Drawing: Olivia Colman as Queen Anne in The Favourite

Autographed drawing of Olivia Colman as Queen Anne in The Favourite

British actress Olivia Colman is one of the early favourites to win the Best Actress Oscar at the pinnacle of the awards season early next year for her ‘royally bonkers’ portrayal of Queen Anne in the restoration black comedy THE FAVOURITE. She has started well, winning the best actress categories at the British Independent Film Award (her fourth) on Sunday, and at the Venice International Film Festival in August.

Directed by Greek auteur Yorgos Lanthimos, the film centres on the close relationship between Queen Anne, the last Stuart to occupy the British throne and her friend Lady Sarah Churchill, (Rachel Weisz) which comes under threat with the arrival of Sarah’s cousin Abigail Hill, (Emma Stone) resulting in a bitter rivalry to become the Queen’s favourite. In his five- star review for Rolling Stone, Peter Travers writes, “Emma Stone, Rachel Weisz and the mighty Olivia Colman turn a period piece into a caustic comeuppance comedy with fangs and claws… THE FAVOURITE belongs to its three fierce, profanely funny female trio.”

They collected a Special Jury Prize for their ‘kinky palace triangle’ ensemble performance at the recent Gotham Independent Film Awards in New York. Olivia is no stranger to winning awards, nor for that matter, playing British queens. She is currently Queen Elizabeth II in Netflix’s historical drama web television series THE CROWN and during her career has won three BAFTAs, a Golden Globe and received two Emmy nominations, accolades which are likely to be added to over the coming months.

Olivia signed my ‘Queen Anne’ sketch at the Gala Screening of THE FAVOURITE at the BFI London Film Festival at the pop-up Embankment Cinema in October.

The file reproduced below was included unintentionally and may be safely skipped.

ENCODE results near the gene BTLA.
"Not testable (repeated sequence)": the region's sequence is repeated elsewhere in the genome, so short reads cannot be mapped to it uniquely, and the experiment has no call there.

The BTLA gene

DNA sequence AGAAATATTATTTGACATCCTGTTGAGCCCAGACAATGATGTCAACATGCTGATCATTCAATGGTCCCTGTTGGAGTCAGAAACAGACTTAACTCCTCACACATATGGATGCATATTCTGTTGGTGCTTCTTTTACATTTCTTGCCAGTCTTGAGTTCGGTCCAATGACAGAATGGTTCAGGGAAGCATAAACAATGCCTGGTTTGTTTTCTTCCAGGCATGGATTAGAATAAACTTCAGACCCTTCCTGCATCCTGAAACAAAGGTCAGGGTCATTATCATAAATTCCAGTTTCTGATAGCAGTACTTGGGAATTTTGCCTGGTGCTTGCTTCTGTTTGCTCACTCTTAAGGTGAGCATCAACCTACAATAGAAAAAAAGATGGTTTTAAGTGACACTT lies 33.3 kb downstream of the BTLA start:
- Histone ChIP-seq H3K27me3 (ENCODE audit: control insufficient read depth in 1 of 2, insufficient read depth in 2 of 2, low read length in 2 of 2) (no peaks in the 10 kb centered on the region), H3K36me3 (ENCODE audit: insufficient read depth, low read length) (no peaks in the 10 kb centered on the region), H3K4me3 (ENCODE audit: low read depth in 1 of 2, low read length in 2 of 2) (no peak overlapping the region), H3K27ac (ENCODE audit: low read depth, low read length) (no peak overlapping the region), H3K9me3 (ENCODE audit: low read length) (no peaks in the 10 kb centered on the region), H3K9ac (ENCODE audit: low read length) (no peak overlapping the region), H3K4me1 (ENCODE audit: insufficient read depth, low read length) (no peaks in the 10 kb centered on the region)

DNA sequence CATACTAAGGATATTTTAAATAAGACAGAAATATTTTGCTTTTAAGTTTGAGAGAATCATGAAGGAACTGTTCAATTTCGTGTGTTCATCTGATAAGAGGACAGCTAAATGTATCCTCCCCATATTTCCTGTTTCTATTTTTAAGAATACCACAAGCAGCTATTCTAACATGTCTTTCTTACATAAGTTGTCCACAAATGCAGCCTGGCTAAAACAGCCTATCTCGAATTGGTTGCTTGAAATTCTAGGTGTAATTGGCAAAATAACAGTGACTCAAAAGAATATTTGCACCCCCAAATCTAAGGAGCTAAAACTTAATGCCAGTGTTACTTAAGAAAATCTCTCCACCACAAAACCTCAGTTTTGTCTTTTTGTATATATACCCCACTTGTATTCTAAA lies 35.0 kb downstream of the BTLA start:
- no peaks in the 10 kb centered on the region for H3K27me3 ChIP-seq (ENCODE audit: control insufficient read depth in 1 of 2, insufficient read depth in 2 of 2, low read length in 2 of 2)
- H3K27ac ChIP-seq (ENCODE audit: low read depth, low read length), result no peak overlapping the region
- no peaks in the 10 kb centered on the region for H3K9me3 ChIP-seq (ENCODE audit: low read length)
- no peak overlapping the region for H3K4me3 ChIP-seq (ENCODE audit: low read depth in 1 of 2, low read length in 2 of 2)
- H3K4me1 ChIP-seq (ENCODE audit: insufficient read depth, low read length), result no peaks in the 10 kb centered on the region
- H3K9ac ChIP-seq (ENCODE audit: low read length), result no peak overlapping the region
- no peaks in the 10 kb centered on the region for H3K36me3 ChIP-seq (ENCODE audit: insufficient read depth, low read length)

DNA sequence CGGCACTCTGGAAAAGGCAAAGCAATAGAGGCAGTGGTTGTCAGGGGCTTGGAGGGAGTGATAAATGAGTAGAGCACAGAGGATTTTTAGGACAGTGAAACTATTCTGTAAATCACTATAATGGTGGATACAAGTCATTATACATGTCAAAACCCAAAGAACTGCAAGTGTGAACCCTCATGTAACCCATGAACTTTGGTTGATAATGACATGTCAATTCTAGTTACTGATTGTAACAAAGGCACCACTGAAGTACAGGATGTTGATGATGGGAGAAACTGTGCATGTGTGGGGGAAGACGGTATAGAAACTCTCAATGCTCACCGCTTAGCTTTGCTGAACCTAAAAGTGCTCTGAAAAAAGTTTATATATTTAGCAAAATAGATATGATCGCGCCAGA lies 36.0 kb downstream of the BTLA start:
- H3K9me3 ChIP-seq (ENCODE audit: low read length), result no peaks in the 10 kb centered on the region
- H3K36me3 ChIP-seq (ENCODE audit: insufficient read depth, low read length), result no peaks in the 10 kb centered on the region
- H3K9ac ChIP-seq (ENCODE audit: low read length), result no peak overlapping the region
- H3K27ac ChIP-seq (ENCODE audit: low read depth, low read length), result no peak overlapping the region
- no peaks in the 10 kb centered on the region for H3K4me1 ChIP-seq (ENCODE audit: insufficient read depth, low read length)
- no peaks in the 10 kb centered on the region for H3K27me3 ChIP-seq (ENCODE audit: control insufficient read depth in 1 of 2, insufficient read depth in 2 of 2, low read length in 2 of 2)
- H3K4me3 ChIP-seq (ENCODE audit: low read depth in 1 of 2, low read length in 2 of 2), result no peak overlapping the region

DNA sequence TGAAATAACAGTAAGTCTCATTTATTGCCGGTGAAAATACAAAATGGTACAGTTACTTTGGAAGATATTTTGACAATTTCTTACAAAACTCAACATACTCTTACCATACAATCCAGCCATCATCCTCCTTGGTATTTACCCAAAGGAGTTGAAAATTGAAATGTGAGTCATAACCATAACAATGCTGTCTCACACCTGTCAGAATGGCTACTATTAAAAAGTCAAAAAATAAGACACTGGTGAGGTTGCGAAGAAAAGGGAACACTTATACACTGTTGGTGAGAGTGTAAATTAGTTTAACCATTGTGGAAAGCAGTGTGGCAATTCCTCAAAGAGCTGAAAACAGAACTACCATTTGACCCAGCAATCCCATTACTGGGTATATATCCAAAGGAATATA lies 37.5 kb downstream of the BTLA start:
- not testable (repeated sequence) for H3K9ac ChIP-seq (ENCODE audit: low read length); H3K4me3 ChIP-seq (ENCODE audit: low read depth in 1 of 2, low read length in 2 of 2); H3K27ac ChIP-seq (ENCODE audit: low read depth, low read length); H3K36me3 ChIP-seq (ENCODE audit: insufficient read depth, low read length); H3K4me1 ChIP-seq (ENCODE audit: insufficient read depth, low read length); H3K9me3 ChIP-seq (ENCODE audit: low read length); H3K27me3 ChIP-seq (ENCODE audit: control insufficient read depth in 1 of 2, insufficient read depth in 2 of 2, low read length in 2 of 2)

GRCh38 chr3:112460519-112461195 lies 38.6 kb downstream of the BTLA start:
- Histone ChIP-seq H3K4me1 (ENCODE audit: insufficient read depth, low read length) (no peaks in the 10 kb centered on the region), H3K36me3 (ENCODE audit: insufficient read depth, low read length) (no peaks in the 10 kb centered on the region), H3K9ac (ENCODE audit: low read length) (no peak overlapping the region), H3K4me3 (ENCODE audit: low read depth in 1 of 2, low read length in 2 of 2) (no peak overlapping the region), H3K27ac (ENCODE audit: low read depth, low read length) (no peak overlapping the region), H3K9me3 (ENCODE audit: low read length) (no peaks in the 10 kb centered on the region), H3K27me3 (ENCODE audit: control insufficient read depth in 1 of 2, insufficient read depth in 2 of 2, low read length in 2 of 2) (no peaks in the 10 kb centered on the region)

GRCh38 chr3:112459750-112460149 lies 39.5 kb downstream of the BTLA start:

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Sketch: Hay Fever at the Noël Coward Theatre

Hay Fever

Noel Coward’s 1924 play Hay Fever is often described as the quintessential English play – a cross between high farce and a comedy of manners. It had a major West End revival at the theatre named after him in 2012.

Both The Telegraph’s critics Charles Spencer and Tim Walker gave it five stars. “Howard Davies cracking production… superbly funny… transforms triviality into comic perfection”. Tim called it “excruciatingly funny”. Michael Billington wrote in The Guardian, “it helps that he has a cast that could, as Coward said of his own 1964 revival, play the Albanian telephone directory”.

Led by the sublime Lindsay Duncan as Judith Bliss, the stellar cast included Kevin McNally as her testy and bookish husband, who’s “wearing a bit thin now” and the delightful Olivia Colman as the predatory vamp Myra Arundel.

This is one of a series of sketches I drew based on the production which both Olivia and Kevin signed in May 2012. The latest revival with Felicity Kendal opened this week at the Duke of York’s theatre in London, so I know what I’ll be drawing this week.